Photo of the Day
September 8 - Mystery Spot
Today's Photo of the Day is also today's Mystery of the Day. From where was this lovely photo taken, and of what race is it? Keep reading to get the answers.
- latitude / rs
Hurricane John More Destructive than Reported
September 8 - La Paz and Puerto Escondido, Mexico
While the damage from last weekend's Hurricane John in Baja wasn't anywhere near as bad as it could have been, we've gotten reports that it hit La Paz harder than others have told us.
"Hurricane John wasn't all that gentle in La Paz, reports John Rodriguey of Mastra, "as I know of seven boats damaged in boatyards and several boats aground at the magote, and I watched two boats pull their dock cleats out at Marina Costa Baja. John arrived at about 2:00 Saturday morning, bringing winds close to 90 mph from the north. At about 3:15 a.m. the eye was directly over us, bringing a calm which allowed some re-tying of lines. At a little after 4:00 a.m. the wind turned from the southeast and roared again at close to 100 mph until about 6:00 a.m. All of the Sea side of Baja California Sur is a mess. I just drove from La Paz to Cabo and witnessed the after effects of this hurricane. Many towns are still without power and water, and road reconstruction I'm sure will take months. I know it wasn't as bad as some hurricanes, or even as bad as predicted earlier, but it was a scene I'd not like to repeat."
From Catharine Cooper on Mulege: "The town of Mulege about halfway up the east coast of Baja suffered major damage. The river rose 18 feet in six hours, and one American was killed. At 4:00 a.m. folks ran for their lives with only their shoes - no food, water, power, phones or anything for 36 hours. Right now rescue efforts are being cobbled together by Rotary Clubs, the Flying Samaritans, Flying Doctors, Baja Nomads, and so forth. Everybody's help is needed."
Damage in Mulege
Photos Catharine Cooper
From Vickey Plett of Inspiration at Sea at Marina Palmira in La Paz: "The dock we're on took most of the hit, but everyone took extra care, so we came through quite well.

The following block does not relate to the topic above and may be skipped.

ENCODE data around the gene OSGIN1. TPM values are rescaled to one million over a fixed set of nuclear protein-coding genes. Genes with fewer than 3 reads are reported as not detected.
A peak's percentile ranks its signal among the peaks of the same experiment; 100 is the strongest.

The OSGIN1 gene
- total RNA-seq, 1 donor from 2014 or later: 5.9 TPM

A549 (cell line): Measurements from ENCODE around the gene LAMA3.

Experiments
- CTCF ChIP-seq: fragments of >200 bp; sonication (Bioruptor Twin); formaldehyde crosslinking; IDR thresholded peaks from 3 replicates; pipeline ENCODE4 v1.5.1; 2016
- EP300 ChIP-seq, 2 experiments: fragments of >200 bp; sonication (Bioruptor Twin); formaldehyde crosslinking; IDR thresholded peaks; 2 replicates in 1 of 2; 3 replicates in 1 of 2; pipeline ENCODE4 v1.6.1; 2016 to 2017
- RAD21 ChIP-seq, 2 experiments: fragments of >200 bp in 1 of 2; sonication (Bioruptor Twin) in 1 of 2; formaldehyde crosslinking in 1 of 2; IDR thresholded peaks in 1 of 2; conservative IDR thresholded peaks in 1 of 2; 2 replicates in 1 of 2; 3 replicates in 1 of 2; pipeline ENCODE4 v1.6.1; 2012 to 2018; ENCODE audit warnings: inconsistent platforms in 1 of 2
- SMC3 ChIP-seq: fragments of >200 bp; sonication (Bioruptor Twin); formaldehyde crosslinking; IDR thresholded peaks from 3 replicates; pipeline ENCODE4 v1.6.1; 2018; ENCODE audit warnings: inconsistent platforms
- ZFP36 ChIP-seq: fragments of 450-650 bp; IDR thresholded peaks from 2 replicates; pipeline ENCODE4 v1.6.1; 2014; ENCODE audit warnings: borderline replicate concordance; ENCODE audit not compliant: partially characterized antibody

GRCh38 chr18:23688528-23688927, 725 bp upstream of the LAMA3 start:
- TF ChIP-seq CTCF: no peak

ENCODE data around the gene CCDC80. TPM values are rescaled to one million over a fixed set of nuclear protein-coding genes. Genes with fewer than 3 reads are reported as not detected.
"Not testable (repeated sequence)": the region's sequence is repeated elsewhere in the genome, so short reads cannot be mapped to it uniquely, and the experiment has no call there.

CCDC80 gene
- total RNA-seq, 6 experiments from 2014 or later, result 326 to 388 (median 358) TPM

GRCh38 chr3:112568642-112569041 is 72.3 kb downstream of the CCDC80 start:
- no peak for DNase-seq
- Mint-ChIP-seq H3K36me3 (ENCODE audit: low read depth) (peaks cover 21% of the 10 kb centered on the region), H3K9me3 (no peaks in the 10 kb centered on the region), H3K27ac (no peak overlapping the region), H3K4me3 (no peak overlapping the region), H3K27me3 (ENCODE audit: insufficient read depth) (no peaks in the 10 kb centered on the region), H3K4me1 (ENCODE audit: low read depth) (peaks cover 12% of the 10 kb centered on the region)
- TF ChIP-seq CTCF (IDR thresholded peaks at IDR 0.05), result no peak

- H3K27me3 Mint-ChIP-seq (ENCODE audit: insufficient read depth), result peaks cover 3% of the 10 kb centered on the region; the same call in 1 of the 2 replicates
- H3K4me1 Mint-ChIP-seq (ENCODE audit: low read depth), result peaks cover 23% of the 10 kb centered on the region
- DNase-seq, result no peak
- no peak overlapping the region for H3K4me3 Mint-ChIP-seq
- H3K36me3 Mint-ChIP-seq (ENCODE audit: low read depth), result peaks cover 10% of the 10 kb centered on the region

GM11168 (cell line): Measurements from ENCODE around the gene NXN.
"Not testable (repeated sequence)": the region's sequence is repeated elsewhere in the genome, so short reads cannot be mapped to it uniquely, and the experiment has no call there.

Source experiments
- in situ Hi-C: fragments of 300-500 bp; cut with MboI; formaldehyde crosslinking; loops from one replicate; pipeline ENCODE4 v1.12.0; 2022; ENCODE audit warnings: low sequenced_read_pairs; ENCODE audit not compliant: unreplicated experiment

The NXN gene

Three boats down in one yard, but it looks as if all may have escaped catastrophic damage.
A nearby boat partially falls over, crossing rigs with Palio.
Photos Vickey Plett
Connie Sunlover reports from Puerto Escondido that "There is not a dirty boat in the harbor," as John brought 22 inches of rain. Tortuga was the only boat to go ashore, but was pulled off with little damage. Two other boats bumped, but with just minor damage to a solar panel. For photos of the much greater damage to roads and such, see the photos at www.hiddenportyachtclub.com.
Tortuga temporarily ended up on the beach.
Photo Connie Sunlover
We regret if we gave anyone the wrong impression of the damage caused by Hurricane John. We tried to make it clear that "boating interests" suffered extremely slight damage, especially when compared to Marty and others. The devastation to roads and land-based communities was much more severe, and they can use all the help you can give them. On the other hand, Hurricane John will have almost no effect whatsoever on the cruising in Mexico this winter.
- latitude / rs
Advertisement: Offshore Passagemaking in Tahiti with John Connolly
September 8 - Sausalito
Sailors from around the world dream of enjoying the clear blue waters and warm winds of Tahiti. This is an offshore passage trip from Tahiti to the Tuomotus. It's truly a unique experience!
For qualifying students, both legs offer
the ASA Offshore Passagemaking certification. Both legs begin
and end in Raiatea with stops in Bora Bora.
Prosecutors Seek Death Penalty in Murders of Yachties
September 8 - Santa Ana